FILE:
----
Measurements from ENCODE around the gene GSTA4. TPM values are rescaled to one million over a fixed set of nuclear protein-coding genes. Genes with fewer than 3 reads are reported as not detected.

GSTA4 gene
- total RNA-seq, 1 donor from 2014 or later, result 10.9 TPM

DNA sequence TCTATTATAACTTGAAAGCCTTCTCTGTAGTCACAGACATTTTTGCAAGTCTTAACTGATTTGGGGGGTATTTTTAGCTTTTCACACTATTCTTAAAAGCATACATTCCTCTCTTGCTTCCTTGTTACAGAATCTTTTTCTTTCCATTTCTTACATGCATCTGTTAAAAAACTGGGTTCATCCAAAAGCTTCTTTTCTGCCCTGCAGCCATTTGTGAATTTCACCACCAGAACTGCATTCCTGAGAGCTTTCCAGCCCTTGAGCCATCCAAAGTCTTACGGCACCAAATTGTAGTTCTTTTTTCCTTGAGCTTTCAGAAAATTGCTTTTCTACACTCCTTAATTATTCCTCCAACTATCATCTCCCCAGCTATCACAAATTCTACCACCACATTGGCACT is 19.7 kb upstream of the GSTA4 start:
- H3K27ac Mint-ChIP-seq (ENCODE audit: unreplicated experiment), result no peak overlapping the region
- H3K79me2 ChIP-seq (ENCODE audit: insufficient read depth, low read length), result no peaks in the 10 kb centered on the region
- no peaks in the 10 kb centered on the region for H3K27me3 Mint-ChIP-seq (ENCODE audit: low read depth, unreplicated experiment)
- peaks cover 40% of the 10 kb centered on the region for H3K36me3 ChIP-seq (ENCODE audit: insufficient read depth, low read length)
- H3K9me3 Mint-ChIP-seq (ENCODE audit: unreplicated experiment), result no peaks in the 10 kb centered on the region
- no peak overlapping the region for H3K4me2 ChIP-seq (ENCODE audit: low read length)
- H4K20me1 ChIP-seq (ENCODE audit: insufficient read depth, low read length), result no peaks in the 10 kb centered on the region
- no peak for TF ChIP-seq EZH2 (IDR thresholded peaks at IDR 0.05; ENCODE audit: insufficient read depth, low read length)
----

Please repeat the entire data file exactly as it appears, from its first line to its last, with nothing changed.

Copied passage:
Measurements from ENCODE around the gene GSTA4. TPM values are rescaled to one million over a fixed set of nuclear protein-coding genes. Genes with fewer than 3 reads are reported as not detected.

GSTA4 gene
- total RNA-seq, 1 donor from 2014 or later, result 10.9 TPM

DNA sequence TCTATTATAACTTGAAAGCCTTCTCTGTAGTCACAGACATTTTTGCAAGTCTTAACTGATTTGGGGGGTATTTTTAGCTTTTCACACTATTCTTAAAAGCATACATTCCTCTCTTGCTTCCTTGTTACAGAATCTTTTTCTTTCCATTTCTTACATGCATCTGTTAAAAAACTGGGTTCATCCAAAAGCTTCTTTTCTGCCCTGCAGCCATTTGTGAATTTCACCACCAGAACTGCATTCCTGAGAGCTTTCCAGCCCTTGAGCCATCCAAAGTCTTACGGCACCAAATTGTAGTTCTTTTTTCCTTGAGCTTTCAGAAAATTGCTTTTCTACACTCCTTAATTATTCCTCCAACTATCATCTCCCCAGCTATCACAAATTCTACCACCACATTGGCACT is 19.7 kb upstream of the GSTA4 start:
- H3K27ac Mint-ChIP-seq (ENCODE audit: unreplicated experiment), result no peak overlapping the region
- H3K79me2 ChIP-seq (ENCODE audit: insufficient read depth, low read length), result no peaks in the 10 kb centered on the region
- no peaks in the 10 kb centered on the region for H3K27me3 Mint-ChIP-seq (ENCODE audit: low read depth, unreplicated experiment)
- peaks cover 40% of the 10 kb centered on the region for H3K36me3 ChIP-seq (ENCODE audit: insufficient read depth, low read length)
- H3K9me3 Mint-ChIP-seq (ENCODE audit: unreplicated experiment), result no peaks in the 10 kb centered on the region
- no peak overlapping the region for H3K4me2 ChIP-seq (ENCODE audit: low read length)
- H4K20me1 ChIP-seq (ENCODE audit: insufficient read depth, low read length), result no peaks in the 10 kb centered on the region
- no peak for TF ChIP-seq EZH2 (IDR thresholded peaks at IDR 0.05; ENCODE audit: insufficient read depth, low read length)